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FOR IMMEDIATE RELEASE
Tuesday, February 2, 2010
Contact: Beth Santos, firstname.lastname@example.org, 603.661.1273, http://bethstepsup.blogspot.com
Middle School in São Tomé e Príncipe Begins Computer Program; Lacks Funds
A new computer literacy program headed by a young New Hampshire native is putting one of the earth's smallest nations on the World Wide Web.
On Saturday mornings, 100 students and five teachers at the São João secondary school, on the small West African island of São Tomé e Príncipe, cram themselves into a single classroom. Students sweat bullets in a room that often has no electricity, spending four hours typing on bright green energy-efficient laptop computers. The supplementary class is headed by 23 year-old teacher Beth Santos and São Tomean computer professor Miguel Afonso da Boa Esperança. After receiving 100 laptop computers through MIT's One Laptop per Child (OLPC) program, São João chose 100 sixth grade students to participate in a developmental milestone for the school and the country.
Through 100-computer deployments all over the world, One Laptop per Child (OLPC) aims to supply laptop computers to schools in disadvantaged countries. The computers are fully equipped with a camera and microphone, wifi access and a Linux-based operating system called Sugar. Yet the laptops come with higher expectations than just developing skills in word processing, photography and research science. It is the hope of OLPC that the computers will nurture students' sense of creativity and discovery, promoting an interest in education that will expand country-wide. The computers are highly personalized to reflect the progress of one individual student's advancing use, allowing students to take them home and share them regularly with family and friends.“These students are so excited to learn, it's amazing,” Santos says. “Kids regularly come to class that aren't even ours. They're blatantly lying to us in order to get a chance to participate.”
The program has made headlines across the island in both media and government sectors. It has also accrued interest in Portugal (of which São Tomé e Príncipe is a former colony) and OLPC's hometown, Cambridge, Massachusetts, where OLPC's own have lauded the São João school's success.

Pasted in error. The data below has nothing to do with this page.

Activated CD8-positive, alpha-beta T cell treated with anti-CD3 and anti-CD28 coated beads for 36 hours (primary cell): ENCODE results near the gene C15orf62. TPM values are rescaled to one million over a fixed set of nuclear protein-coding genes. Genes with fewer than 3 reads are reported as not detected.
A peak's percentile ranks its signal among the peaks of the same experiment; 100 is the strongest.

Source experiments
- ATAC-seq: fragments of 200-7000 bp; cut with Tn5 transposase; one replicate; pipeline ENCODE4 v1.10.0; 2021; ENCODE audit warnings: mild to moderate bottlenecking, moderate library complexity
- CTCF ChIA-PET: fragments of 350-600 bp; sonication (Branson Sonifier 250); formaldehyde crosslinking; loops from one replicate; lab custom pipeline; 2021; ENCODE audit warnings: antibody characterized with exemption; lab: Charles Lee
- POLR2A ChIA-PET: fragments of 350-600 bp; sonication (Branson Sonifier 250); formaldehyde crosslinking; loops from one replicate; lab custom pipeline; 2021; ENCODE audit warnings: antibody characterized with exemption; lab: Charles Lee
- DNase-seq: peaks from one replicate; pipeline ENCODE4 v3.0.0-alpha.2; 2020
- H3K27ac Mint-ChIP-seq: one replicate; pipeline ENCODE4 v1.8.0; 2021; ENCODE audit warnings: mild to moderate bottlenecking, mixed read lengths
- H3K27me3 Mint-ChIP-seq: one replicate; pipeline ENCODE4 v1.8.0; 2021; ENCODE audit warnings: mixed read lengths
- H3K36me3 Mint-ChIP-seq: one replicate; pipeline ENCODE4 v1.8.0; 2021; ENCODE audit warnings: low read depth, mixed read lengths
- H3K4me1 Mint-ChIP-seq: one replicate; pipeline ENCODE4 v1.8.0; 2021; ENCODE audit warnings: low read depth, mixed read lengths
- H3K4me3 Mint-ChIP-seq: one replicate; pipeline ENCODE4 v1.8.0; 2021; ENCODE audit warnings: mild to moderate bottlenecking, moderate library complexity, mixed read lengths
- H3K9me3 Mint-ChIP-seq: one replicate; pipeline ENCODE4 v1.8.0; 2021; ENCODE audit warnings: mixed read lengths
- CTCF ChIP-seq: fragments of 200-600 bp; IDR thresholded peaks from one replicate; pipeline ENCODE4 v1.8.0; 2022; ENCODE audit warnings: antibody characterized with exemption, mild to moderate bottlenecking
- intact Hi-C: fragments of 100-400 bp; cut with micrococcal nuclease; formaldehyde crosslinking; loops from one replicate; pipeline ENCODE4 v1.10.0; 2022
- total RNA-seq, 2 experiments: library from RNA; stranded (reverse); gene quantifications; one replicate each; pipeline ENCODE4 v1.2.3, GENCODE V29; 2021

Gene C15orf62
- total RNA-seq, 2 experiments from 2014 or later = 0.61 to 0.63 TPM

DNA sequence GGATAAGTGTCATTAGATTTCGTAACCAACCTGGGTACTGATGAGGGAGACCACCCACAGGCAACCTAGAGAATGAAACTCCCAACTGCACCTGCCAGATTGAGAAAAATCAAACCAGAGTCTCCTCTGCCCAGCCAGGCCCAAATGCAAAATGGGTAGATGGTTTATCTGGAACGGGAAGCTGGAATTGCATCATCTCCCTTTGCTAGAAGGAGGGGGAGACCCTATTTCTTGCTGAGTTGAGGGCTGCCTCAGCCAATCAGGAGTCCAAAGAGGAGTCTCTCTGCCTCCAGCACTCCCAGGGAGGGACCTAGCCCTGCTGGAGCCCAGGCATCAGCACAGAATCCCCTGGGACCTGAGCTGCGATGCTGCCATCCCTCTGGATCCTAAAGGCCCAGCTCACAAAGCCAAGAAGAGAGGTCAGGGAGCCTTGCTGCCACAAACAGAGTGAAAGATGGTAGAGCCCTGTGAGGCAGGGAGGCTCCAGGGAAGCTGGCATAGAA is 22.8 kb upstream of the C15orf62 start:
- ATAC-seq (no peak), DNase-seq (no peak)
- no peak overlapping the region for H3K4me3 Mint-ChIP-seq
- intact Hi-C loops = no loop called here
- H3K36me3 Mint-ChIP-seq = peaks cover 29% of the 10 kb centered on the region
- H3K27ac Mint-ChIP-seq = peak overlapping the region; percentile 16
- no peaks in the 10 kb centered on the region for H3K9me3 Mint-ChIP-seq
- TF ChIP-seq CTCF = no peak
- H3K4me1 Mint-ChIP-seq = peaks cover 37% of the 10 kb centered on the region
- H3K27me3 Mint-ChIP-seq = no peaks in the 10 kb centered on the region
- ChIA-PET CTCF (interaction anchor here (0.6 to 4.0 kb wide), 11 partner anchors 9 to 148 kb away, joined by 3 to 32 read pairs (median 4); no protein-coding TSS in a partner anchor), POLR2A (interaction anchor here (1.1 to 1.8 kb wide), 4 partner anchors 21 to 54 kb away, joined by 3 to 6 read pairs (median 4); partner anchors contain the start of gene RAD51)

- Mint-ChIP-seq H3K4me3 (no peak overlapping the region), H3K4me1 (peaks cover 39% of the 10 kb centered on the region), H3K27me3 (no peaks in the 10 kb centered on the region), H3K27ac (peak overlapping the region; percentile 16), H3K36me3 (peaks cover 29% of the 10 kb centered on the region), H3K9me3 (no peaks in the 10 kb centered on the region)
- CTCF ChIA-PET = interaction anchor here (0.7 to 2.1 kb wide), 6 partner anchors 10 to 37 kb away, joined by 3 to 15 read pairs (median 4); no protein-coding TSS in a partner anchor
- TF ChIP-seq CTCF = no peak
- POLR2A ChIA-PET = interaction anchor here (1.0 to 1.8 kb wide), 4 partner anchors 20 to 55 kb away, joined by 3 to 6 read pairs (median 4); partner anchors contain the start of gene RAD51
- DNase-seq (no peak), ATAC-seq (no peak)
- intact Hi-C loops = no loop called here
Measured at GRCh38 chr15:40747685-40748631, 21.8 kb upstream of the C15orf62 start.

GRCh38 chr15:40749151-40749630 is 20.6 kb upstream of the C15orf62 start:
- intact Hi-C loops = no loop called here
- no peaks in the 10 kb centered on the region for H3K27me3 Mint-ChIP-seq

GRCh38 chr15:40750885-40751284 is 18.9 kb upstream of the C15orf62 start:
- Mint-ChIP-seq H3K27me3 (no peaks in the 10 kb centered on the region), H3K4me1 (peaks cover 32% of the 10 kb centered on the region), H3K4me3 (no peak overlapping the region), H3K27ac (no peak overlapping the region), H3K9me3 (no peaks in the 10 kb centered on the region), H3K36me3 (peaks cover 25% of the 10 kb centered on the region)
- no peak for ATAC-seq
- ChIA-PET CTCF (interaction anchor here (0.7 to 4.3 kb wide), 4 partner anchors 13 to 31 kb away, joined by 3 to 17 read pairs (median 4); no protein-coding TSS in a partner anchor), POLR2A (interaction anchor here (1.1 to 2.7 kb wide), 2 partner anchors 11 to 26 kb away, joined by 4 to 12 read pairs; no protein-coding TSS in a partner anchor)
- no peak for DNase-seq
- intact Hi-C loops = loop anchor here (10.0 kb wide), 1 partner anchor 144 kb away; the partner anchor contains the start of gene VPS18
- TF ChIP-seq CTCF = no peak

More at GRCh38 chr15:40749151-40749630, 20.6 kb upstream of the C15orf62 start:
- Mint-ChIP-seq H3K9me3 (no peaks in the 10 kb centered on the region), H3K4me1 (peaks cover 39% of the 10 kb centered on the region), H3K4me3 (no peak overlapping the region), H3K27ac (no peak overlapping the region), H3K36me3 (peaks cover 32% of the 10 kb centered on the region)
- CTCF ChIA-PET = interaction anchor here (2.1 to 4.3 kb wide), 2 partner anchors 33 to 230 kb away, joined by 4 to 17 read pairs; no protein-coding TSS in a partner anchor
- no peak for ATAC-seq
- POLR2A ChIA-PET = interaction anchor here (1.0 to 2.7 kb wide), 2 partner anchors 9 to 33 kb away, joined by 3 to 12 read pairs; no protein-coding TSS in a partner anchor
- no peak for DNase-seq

However, the school is desperately short on computers for its sixth grade class, as the initial donation of 100 computers is significantly less than the size of the current sixth grade, which is 612 students. For this reason, the computers cannot be utilized during class time, because they are not accessible to everyone. “We so desperately want to be able to use these computers the way they're supposed to be used- during all disciplines, every day of the week,” Santos says. “Right now the program is great but it's lacking a very fundamental element because there is just no funding.” Once the school acquires enough computers for its students, the computers will be redistributed to the next sixth grade class for as many years as possible.
Santos and Esperança both hope that, with enough computers to serve the sixth grade – a critical year before a transition to high school that only some students make – more students will be eager to learn, to become educated and to improve the circumstances of an impoverished country.
Back at home in Washington, D.C., Santos is working to bring more computers to the São João School. When she's not busy seeking corporate or foundational sponsorship, Santos coaches a high school crew team and is editor of Go Girl Magazine, a blog for independent women who travel. She also receives enthusiastic emails from her students on a regular basis – emails from children that, at the beginning of the school year, had never touched a computer in their lives. “Every time I get an email from one of them, I get excited all over again,” she says. “Hardly anyone at that school speaks a word of English. Now they're connecting to each other and to the world outside. They're realizing that there is so much more out there.”
For more information about the program or to make a donation, please visit http://bethstepsup.blogspot.com. To learn more about OLPC, visit http://www.laptop.org.